Identification and disruption of a neural mechanism for accumulating prospective metacognitive information prior to decision-making.
Miyamoto K., Trudel N., Kamermans K., Lim MC., Lazari A., Verhagen L., Wittmann MK., Rushworth MFS.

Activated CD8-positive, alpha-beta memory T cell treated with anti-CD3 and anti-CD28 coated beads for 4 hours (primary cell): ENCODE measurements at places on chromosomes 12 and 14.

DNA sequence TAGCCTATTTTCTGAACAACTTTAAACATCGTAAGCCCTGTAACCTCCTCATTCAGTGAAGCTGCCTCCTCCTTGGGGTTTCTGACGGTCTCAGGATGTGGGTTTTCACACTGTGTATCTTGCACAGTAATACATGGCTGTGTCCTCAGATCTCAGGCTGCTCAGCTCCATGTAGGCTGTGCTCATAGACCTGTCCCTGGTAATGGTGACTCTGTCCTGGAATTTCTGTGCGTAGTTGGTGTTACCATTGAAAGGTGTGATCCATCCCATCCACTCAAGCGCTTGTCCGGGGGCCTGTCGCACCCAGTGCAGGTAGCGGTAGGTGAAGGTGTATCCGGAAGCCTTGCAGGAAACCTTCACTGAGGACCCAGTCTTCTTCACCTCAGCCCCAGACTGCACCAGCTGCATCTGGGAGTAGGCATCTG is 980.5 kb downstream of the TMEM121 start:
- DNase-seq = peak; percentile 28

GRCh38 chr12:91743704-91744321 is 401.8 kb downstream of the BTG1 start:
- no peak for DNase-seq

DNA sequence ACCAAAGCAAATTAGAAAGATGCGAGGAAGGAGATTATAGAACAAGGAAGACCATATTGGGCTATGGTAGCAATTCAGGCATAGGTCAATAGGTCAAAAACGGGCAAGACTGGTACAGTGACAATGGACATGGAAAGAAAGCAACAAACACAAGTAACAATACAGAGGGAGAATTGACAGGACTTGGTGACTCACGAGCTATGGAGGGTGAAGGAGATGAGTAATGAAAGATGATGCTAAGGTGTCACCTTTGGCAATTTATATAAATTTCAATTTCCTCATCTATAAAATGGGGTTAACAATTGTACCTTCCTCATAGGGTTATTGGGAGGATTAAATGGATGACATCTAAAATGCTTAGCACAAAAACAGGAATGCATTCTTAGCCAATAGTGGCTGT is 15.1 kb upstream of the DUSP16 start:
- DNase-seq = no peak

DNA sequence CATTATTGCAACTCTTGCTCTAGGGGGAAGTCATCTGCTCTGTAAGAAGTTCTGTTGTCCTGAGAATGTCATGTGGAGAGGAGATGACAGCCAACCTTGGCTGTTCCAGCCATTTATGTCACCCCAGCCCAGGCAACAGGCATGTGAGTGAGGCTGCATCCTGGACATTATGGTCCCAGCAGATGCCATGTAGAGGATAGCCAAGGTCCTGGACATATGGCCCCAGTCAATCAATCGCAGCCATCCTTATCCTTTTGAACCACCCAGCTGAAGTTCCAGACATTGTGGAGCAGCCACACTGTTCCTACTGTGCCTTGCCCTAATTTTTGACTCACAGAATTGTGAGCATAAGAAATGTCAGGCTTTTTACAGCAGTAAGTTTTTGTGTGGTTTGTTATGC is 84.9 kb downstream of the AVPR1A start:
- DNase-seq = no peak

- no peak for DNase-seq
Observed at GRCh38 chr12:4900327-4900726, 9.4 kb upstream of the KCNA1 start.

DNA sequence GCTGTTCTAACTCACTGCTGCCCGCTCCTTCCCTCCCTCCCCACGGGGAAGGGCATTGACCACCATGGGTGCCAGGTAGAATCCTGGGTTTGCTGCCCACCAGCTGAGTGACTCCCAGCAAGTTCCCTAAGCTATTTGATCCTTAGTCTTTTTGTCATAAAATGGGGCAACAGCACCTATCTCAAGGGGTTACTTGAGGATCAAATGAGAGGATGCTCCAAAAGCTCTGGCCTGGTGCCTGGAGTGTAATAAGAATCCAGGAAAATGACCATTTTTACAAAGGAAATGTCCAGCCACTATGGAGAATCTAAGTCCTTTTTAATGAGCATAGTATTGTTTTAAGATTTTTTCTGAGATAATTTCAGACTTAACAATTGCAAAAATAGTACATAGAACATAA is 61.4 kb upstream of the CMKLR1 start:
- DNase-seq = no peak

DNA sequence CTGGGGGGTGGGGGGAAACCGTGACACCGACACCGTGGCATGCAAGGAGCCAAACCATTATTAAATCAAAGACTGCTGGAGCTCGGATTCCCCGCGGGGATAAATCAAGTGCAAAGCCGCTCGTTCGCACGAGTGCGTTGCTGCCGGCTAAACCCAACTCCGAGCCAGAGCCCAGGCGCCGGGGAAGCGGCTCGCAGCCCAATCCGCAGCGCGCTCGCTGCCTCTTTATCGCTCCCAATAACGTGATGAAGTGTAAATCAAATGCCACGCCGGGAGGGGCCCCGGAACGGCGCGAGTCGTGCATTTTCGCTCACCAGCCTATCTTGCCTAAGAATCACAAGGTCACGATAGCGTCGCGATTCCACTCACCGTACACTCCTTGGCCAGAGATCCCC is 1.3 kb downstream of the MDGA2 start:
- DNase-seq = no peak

More than one type of probability must be considered when making decisions. It is as necessary to know one's chance of performing choices correctly as it is to know the chances that desired outcomes will follow choices. We refer to these two choice contingencies as internal and external probability. Neural activity across many frontal and parietal areas reflected internal and external probabilities in a similar manner during decision-making. However, neural recording and manipulation approaches suggest that one area, the anterior lateral prefrontal cortex (alPFC), is highly specialized for making prospective, metacognitive judgments on the basis of internal probability; it is essential for knowing which decisions to tackle, given its assessment of how well they will be performed. Its activity predicted prospective metacognitive judgments, and individual variation in activity predicted individual variation in metacognitive judgments. Its disruption altered metacognitive judgments, leading participants to tackle perceptual decisions they were likely to fail.